Charity Effectiveness

Blue Sky Thinking?

It can be tempting for charities to sit with the ‘if it ain’t broke don’t fix it approach’. After all, if it has been working satisfactorily, why change it?  Often when the resources of time, money and staff are stretched anyway, and given the investment that implementing change management might involve?

It is probable that some charities struggle with the concept of change because being risk adverse is so high on the Board’s agenda. If the income is variable, taking risks may not feel an option, particularly if there are funders involved who also have a low risk tolerance.

The issue is that things are always in a constant state of change.  A General Election has just been announced, with resulting uncertainty of the effect on the third sector. This includes the impact on arts funding, on the welfare system, and the overall impact of as yet unknown policy decisions.

That is why Dance Professionals Fund is committed to being open to adapting its support, including a process of exploration with those who will be directly impacted by the outcome.

Where does the Blue Sky Thinking come into this? The origins of Blue Sky Thinking, now decades old, is normally agreed as creating an environment for your mind as if looking uninterrupted at a cloudless sky.   If a number of solutions appear, drilling down to what might actually work is the optimum outcome, with the assurance that all possible solutions have been examined.

As perhaps an analogy, I had some trousers that were just a little too long, so an alteration was necessary.  I felt this was the acceptable alternative to buying another new item to add to the already overstuffed planet.  The company of choice was in fact the catchily named ‘Blue Sky Alterations’ which got my imagination going – once I got the (plain, black) trousers back, would they be rendered unrecognisable, perhaps covered in rhinestones to the extent that a ‘Strictly’ contestant would balk at wearing them?  Or possibly ‘distressed’ with a resulting knee on show through the carefully placed fraying?

In the event, they arrived back the same, but different. Same trousers but somehow, because the alteration had been done exactly to my height, leaving me feeling in a way more ‘together’.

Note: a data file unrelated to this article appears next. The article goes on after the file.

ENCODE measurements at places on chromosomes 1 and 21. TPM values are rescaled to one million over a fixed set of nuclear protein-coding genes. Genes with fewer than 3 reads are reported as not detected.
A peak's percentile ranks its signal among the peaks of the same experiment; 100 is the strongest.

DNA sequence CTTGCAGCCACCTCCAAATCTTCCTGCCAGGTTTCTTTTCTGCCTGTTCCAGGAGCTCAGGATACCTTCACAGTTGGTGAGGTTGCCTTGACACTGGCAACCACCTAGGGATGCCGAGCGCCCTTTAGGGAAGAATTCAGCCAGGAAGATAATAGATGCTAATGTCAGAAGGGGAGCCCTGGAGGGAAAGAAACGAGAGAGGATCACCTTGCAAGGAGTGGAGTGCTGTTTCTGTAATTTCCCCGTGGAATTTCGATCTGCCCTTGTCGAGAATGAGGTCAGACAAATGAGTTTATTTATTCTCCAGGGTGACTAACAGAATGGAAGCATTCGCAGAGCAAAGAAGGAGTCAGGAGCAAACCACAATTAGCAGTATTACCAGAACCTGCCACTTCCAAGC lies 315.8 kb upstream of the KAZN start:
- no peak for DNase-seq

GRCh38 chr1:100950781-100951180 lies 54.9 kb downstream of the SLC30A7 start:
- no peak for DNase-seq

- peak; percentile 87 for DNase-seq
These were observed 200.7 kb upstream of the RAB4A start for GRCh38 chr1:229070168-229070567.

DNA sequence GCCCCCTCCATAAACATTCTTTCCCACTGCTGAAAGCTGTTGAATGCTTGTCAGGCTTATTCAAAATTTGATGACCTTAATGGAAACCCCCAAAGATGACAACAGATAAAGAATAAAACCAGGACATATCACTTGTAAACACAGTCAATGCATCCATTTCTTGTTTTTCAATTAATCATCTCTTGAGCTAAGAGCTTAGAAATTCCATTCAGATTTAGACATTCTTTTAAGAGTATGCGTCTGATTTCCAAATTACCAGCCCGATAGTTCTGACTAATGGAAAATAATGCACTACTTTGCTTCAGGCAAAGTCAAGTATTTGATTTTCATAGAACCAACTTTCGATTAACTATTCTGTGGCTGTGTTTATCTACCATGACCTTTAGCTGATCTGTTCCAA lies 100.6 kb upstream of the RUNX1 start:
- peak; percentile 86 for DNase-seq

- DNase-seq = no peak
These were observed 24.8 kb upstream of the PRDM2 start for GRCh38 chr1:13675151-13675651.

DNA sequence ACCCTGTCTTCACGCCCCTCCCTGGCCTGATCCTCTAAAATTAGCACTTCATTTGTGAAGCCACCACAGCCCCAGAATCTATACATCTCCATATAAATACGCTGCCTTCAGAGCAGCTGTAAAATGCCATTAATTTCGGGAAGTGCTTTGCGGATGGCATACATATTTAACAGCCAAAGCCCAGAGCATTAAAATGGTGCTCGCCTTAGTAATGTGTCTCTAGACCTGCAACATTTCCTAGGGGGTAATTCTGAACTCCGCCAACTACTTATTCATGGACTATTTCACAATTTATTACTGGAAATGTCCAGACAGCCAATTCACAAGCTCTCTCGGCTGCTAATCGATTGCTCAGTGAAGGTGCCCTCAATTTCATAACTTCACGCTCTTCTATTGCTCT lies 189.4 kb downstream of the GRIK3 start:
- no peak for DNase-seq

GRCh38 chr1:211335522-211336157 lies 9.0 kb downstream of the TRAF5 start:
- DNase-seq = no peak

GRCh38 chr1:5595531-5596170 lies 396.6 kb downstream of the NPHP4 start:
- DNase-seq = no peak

And this is what Blue Sky Thinking can deliver.  It doesn’t have to be just about delivering shiny new, and potentially risky, products, as would have been the case with the Strictly style trousers.

With a structured approach, Blue Sky Thinking shouldn’t be seen as necessarily resulting in risky outcomes:

“However, blue sky thinking is not a random or haphazard process. Instead, it requires a structured and disciplined approach that balances creativity with feasibility and strategic vision. To unleash the full potential of blue sky thinking, organizations must adopt strategies and mindsets that can help them harness their creativity and align it with their goals and objectives.”

Unleashing the Power of Blue Sky Thinking: Innovating Beyond Limits (

When I picked my trousers up, I did actually ask in Blue Sky Alterations why the name choice?   The manager pointed upwards, smiled, and said ‘it is the name we chose’ which left me none the wiser really. It is interesting that in my original search, two local companies had recently closed, one a national chain and one a rather sweet-sounding bespoke dressmaking company.  Blue Sky Alterations gave me back my trousers quickly, at a reasonable cost, and with friendly customer service. So I will definitely go back if I need to.   Is this something the others struggled to achieve?

If charities can at times exchange the word ‘change’ for ‘alteration’ perhaps it becomes a more palatable way to embrace risk? The charity is still there, albeit with alterations, but what isn’t helping any more, is not.

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